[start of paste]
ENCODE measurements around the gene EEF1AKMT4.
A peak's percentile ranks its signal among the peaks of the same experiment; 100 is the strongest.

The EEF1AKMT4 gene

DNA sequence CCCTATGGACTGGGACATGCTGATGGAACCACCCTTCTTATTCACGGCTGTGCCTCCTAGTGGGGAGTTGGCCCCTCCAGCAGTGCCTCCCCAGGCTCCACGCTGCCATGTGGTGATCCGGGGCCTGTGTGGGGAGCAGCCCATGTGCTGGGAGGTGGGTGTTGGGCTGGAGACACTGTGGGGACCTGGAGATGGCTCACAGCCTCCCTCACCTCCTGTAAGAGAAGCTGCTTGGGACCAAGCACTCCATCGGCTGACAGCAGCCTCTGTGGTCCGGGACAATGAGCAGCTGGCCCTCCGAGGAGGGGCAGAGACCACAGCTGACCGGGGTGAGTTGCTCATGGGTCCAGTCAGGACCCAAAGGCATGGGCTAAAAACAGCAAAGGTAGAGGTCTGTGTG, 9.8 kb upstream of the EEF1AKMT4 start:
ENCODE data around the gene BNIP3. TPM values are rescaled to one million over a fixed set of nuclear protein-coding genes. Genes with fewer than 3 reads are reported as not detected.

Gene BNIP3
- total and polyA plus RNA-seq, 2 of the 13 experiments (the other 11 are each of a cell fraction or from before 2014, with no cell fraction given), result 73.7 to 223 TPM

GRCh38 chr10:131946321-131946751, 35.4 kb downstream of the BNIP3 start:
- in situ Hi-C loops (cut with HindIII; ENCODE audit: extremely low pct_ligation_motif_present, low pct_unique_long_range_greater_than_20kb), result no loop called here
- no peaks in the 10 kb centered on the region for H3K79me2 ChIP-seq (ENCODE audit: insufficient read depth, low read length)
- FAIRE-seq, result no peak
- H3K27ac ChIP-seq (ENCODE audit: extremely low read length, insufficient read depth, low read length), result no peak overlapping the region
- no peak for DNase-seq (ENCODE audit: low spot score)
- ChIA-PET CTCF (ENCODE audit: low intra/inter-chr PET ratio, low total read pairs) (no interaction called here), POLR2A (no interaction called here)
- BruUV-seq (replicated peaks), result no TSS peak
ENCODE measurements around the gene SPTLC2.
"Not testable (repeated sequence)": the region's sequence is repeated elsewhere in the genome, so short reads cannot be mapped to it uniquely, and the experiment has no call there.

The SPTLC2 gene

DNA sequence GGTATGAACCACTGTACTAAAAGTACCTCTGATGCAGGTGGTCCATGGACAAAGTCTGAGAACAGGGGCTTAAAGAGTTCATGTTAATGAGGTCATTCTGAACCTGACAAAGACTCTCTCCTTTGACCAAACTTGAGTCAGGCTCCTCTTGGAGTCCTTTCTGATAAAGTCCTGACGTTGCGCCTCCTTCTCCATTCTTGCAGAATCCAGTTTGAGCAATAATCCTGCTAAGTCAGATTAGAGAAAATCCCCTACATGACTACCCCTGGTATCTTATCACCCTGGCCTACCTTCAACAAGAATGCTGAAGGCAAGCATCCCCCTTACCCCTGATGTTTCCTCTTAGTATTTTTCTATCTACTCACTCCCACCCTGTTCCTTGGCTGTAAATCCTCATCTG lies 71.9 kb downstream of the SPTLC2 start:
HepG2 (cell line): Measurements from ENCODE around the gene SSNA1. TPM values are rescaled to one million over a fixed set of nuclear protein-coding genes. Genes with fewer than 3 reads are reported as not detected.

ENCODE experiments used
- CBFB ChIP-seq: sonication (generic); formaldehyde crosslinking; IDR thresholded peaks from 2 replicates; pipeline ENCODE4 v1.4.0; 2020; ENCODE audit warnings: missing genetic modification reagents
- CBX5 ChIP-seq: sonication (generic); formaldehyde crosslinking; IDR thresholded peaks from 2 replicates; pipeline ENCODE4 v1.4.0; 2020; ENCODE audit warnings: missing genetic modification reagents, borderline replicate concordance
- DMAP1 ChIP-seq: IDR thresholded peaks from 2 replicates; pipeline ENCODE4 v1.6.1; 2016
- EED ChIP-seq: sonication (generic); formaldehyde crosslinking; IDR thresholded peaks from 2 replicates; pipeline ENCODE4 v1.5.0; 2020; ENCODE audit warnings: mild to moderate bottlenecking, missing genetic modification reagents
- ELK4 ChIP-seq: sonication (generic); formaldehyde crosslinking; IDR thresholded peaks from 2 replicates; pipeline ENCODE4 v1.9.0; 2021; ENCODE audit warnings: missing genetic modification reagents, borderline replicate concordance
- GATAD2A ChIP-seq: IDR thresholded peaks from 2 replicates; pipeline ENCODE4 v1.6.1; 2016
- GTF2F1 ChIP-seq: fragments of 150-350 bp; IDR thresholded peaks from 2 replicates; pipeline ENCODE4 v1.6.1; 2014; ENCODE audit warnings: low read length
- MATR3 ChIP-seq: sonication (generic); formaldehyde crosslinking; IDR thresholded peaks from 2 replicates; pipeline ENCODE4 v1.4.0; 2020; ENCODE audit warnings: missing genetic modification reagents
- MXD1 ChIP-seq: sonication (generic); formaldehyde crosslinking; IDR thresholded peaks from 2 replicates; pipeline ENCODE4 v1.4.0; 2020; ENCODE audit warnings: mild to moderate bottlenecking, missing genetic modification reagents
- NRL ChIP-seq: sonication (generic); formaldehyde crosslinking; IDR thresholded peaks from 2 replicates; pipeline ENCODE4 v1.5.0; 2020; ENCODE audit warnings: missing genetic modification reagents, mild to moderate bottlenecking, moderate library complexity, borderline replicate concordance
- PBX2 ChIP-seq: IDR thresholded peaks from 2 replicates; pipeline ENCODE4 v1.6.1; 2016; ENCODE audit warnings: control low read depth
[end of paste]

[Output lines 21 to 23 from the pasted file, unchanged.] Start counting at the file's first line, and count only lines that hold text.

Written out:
ENCODE experiments used
- CBFB ChIP-seq: sonication (generic); formaldehyde crosslinking; IDR thresholded peaks from 2 replicates; pipeline ENCODE4 v1.4.0; 2020; ENCODE audit warnings: missing genetic modification reagents
- CBX5 ChIP-seq: sonication (generic); formaldehyde crosslinking; IDR thresholded peaks from 2 replicates; pipeline ENCODE4 v1.4.0; 2020; ENCODE audit warnings: missing genetic modification reagents, borderline replicate concordance